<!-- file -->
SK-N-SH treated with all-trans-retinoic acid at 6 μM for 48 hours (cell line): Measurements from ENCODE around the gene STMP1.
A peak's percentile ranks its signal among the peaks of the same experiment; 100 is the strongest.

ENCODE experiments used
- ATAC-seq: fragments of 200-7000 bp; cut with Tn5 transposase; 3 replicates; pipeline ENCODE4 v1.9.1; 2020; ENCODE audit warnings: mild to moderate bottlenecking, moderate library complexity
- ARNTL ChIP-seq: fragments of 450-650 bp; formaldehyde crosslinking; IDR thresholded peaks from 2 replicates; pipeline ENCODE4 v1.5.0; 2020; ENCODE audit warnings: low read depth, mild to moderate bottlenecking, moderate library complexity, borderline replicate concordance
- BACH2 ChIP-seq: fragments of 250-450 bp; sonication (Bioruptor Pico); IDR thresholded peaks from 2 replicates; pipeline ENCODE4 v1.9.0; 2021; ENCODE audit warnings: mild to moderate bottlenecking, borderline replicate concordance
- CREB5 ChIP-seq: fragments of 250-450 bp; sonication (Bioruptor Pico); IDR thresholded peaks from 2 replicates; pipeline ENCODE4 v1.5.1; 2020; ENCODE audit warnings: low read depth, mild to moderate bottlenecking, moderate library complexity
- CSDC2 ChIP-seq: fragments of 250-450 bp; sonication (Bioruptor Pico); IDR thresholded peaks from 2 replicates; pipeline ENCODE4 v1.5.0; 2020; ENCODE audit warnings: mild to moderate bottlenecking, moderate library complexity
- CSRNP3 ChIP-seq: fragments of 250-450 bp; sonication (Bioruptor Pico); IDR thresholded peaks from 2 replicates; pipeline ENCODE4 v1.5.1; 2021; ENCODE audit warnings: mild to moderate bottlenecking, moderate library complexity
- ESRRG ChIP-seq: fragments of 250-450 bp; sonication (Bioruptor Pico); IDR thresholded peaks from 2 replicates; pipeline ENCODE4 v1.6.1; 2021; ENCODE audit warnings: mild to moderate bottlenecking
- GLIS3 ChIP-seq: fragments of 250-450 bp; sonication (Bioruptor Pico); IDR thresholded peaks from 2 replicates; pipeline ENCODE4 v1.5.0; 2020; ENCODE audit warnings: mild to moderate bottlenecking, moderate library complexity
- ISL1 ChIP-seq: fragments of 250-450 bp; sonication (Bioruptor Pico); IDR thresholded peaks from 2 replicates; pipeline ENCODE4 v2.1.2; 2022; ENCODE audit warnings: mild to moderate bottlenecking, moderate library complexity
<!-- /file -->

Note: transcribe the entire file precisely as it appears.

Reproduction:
SK-N-SH treated with all-trans-retinoic acid at 6 μM for 48 hours (cell line): Measurements from ENCODE around the gene STMP1.
A peak's percentile ranks its signal among the peaks of the same experiment; 100 is the strongest.

ENCODE experiments used
- ATAC-seq: fragments of 200-7000 bp; cut with Tn5 transposase; 3 replicates; pipeline ENCODE4 v1.9.1; 2020; ENCODE audit warnings: mild to moderate bottlenecking, moderate library complexity
- ARNTL ChIP-seq: fragments of 450-650 bp; formaldehyde crosslinking; IDR thresholded peaks from 2 replicates; pipeline ENCODE4 v1.5.0; 2020; ENCODE audit warnings: low read depth, mild to moderate bottlenecking, moderate library complexity, borderline replicate concordance
- BACH2 ChIP-seq: fragments of 250-450 bp; sonication (Bioruptor Pico); IDR thresholded peaks from 2 replicates; pipeline ENCODE4 v1.9.0; 2021; ENCODE audit warnings: mild to moderate bottlenecking, borderline replicate concordance
- CREB5 ChIP-seq: fragments of 250-450 bp; sonication (Bioruptor Pico); IDR thresholded peaks from 2 replicates; pipeline ENCODE4 v1.5.1; 2020; ENCODE audit warnings: low read depth, mild to moderate bottlenecking, moderate library complexity
- CSDC2 ChIP-seq: fragments of 250-450 bp; sonication (Bioruptor Pico); IDR thresholded peaks from 2 replicates; pipeline ENCODE4 v1.5.0; 2020; ENCODE audit warnings: mild to moderate bottlenecking, moderate library complexity
- CSRNP3 ChIP-seq: fragments of 250-450 bp; sonication (Bioruptor Pico); IDR thresholded peaks from 2 replicates; pipeline ENCODE4 v1.5.1; 2021; ENCODE audit warnings: mild to moderate bottlenecking, moderate library complexity
- ESRRG ChIP-seq: fragments of 250-450 bp; sonication (Bioruptor Pico); IDR thresholded peaks from 2 replicates; pipeline ENCODE4 v1.6.1; 2021; ENCODE audit warnings: mild to moderate bottlenecking
- GLIS3 ChIP-seq: fragments of 250-450 bp; sonication (Bioruptor Pico); IDR thresholded peaks from 2 replicates; pipeline ENCODE4 v1.5.0; 2020; ENCODE audit warnings: mild to moderate bottlenecking, moderate library complexity
- ISL1 ChIP-seq: fragments of 250-450 bp; sonication (Bioruptor Pico); IDR thresholded peaks from 2 replicates; pipeline ENCODE4 v2.1.2; 2022; ENCODE audit warnings: mild to moderate bottlenecking, moderate library complexity